I recently read The Sink which you can find here.

It explained countries "sell" passports (maybe also citizenship) to people with enough money. I believe it is still possible today, with Dominica charging $175,000 for example shown here.

In the book it explains how they certain African countries and other small islands were selling them as an easy way for the country to increase income. It was a smart idea as they did not have any other industries.

America almost completely forced these countries to stop "selling" second passports, and one island in particular actually recalled all passports it had "sold".

Question: Why? I know someone is going to say it is because of terrorism, but surely if someone called John Smith is a wanted terrorist a passport from Ukraine should be no different to a passport from Dominica? There are still countries today offering these passports (although they I must say are less corrupt then some of the African countries).

  • 2
    @SJuan76 - there are plenty of tax heavens all over without caring about citizenship. It was the passports that were problematic, not just - or even primarily - taxes
    – user4012
    Nov 21 '16 at 3:29
  • Exactly. I don't see why the USA stopped countries selling passports.
    – k1308517
    Nov 21 '16 at 10:51
  • 2
    @k1308517 - hopefully my answer clarified that for you. Please note that it didn't actually STOP the countries from selling passports. it simply either made those passports less useful (by stopping the visaless entry), or forced them to take greater care/scrutiny as to who they give passports to to avoid the visa backlash.
    – user4012
    Nov 21 '16 at 14:54

There are several main differences between passports from, say, Ukraine, and Dominica:

  1. Dominica's Economic Citizenship Plan didn't just sell regular passports - it sold diplomatic passports.

    Diplomatic passports are generally treated with more deference (and may, thought they don't always do, go as far as provide the holder with diplomatic immunity. The whole Dominica thing blew up explicitly when Francesco Corallo - wanted by Intepol for organized crime - tried to get diplomatic immunity this way).

  2. Dominica's Economic Citizenship Plan generally seemed to attract bad actors (big ones), with no attempts to filter them out.

    Another scandalous event was Serge Roger De Thibault De Boesinghe affair.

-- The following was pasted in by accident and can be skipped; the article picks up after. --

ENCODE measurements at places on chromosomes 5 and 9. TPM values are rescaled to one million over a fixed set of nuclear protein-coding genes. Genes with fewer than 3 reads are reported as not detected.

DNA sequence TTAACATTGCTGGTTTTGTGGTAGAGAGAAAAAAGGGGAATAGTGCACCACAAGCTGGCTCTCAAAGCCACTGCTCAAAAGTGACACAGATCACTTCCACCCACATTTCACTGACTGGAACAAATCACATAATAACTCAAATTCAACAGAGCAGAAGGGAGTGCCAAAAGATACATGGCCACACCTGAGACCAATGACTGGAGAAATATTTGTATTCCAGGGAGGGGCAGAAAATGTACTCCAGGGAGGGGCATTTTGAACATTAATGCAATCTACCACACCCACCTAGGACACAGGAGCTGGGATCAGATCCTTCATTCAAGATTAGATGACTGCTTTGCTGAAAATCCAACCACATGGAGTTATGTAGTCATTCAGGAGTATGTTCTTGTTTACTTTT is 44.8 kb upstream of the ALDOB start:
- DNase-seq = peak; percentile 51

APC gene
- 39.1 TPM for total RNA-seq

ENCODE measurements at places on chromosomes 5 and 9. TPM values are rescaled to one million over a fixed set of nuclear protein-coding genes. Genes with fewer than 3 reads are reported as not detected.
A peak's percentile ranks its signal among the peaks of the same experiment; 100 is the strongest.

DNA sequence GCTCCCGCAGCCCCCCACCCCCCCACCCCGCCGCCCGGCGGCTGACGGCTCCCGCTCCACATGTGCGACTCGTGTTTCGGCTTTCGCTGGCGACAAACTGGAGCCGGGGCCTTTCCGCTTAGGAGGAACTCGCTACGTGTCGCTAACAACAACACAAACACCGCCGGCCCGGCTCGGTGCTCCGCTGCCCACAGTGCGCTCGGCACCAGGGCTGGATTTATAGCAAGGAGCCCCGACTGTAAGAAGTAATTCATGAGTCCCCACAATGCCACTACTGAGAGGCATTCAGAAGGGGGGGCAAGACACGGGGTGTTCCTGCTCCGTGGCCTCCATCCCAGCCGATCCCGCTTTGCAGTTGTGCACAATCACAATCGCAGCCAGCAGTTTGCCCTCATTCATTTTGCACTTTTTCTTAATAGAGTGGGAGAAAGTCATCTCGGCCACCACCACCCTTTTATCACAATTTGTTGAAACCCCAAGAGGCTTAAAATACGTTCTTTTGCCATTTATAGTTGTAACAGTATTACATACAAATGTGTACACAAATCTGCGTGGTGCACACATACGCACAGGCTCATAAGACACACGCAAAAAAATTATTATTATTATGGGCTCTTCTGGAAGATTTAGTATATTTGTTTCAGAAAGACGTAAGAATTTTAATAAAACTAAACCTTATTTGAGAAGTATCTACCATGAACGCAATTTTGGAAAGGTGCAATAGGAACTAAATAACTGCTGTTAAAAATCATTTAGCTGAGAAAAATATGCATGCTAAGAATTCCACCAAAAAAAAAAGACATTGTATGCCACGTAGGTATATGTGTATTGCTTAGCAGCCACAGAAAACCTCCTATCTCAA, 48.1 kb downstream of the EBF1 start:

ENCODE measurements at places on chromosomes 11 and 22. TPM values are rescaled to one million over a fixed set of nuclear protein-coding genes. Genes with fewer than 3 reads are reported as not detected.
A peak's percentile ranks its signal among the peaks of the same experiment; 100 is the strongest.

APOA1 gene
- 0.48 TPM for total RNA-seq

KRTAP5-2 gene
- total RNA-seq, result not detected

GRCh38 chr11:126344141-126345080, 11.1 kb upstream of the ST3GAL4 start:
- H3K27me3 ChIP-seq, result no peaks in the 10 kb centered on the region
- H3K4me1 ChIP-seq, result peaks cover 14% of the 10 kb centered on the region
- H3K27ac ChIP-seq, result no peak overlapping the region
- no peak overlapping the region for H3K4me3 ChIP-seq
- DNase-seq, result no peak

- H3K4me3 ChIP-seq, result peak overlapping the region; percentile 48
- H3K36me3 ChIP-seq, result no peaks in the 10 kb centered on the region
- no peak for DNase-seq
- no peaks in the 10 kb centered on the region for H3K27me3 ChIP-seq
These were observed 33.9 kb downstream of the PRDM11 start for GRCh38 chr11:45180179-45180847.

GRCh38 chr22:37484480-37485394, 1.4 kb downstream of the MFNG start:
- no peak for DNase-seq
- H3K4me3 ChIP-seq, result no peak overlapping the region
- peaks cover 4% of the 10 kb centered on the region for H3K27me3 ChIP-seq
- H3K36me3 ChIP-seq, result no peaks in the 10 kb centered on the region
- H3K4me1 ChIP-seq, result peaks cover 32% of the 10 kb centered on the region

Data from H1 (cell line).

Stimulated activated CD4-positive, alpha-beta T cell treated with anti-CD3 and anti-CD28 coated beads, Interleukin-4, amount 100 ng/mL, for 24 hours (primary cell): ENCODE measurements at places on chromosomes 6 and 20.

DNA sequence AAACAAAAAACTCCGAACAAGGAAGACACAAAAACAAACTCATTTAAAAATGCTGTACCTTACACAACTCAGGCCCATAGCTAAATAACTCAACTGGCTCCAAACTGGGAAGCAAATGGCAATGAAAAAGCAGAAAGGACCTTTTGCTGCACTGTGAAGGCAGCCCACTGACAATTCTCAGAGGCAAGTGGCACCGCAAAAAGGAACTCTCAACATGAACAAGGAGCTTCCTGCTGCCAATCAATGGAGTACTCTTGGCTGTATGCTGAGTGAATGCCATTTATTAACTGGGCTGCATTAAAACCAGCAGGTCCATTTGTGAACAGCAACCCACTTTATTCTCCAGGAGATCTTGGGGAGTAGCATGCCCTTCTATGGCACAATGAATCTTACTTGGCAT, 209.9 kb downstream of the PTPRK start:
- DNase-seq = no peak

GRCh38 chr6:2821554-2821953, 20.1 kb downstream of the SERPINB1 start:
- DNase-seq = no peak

In general there are concerns from USA about people who seek such citizenship, for example, to bypass economic sanctions (not just terrorists and criminals). E.g. St. Kitts was used by Iran.

  3. Unlike Ukraine, some of these islands had passports that allowed easy visa-less travel to USA/Canada etc... to people that US/Canadian government would prefer NOT to bypass standard visa issuance/immigration process to screen out various undesirables (criminals, terror suspects etc...)

    For example, your question mentions passport recalls. Most likely, this refers to St Kitts' program, and the passports were recalled (just to be clear, not citizenships - passports) because the result of not vetting the applicants was Canada stopping visa-less travel to passport holders because they didn't vet people well enough.

    Note that, for a lot of people, these passport programs' main attraction was not just having a passport, but having a passport from a country whose citizens can travel to most Western world countries without a visa. St Kitts selling point was explicitly "facilitates you and your family's ease of travel throughout the world to over 100 countries visa free."


Actually, many countries in Europe, including the most wealthy such as Germany and poor like Ukraine give citizenship for investment.

I think it is a good thing because it encourages the government to make the place attractive for foreigners: build better infrastructure, reduce crime, basically make a paradise from the place.

The negative side may be that some criminals may employ that way to get asylum from their home country's persecution.

  • 4
    Persecution or prosecution? Nov 21 '16 at 10:09
  • 7
    I think details matter a lot. The USA for example has a program that allows rich buisnessmen to get "conditional permanent residence" relatively easilly but to upgrade that to unconditional permanent residence and citizenship requires them to actually live in the USA and run their buisness. Nov 21 '16 at 17:02
  • 3
    "Andrew Grimm what is the difference?
    – Anixx
    Nov 21 '16 at 20:43
  • @Anixx prosecution = legitimate legal proceedings, persecution = unjustified harassment in multiple different forms. Dec 14 '16 at 9:34
  • @Taladris Who are you thinking of? Some French actors, industrialists and tennis players took up residence in Belgium or Switzerland but citizenship isn't necessary.
    – Relaxed
    Oct 6 '17 at 21:27

I think it's necessary to define your terms better. For example, many developed countries with advanced social welfare schemes discourage retirees and others without employment from other countries from settling in their countries because they are afraid they may become a burden on their social services. (this came up in the news recently with regard to Americans who threatened to "move to Canada" in the event of a Trump victory.)

But in many such countries the would-be-immigrant can get around this if they are wealthy and are willing to post a surety bond as insurance against becoming a burden to the local taxpayers. If they do this they can become resident aliens long enough to apply for citizenship and thus become naturalised citizens, and thus obtain a passport. Thus they're buying the right to have the opportunity to become citizens. Does that constitute "buying a passport"?

You must log in to answer this question.

Not the answer you're looking for? Browse other questions tagged .